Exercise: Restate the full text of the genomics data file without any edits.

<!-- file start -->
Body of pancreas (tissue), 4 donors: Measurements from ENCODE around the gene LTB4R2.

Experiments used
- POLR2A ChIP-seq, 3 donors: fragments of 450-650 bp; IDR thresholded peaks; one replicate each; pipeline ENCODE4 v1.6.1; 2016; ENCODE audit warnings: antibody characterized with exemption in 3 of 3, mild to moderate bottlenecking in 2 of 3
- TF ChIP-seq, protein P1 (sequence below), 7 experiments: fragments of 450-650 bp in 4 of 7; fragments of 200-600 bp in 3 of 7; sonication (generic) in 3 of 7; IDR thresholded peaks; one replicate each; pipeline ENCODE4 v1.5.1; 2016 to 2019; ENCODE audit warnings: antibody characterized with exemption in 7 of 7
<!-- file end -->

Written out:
Body of pancreas (tissue), 4 donors: Measurements from ENCODE around the gene LTB4R2.

Experiments used
- POLR2A ChIP-seq, 3 donors: fragments of 450-650 bp; IDR thresholded peaks; one replicate each; pipeline ENCODE4 v1.6.1; 2016; ENCODE audit warnings: antibody characterized with exemption in 3 of 3, mild to moderate bottlenecking in 2 of 3
- TF ChIP-seq, protein P1 (sequence below), 7 experiments: fragments of 450-650 bp in 4 of 7; fragments of 200-600 bp in 3 of 7; sonication (generic) in 3 of 7; IDR thresholded peaks; one replicate each; pipeline ENCODE4 v1.5.1; 2016 to 2019; ENCODE audit warnings: antibody characterized with exemption in 7 of 7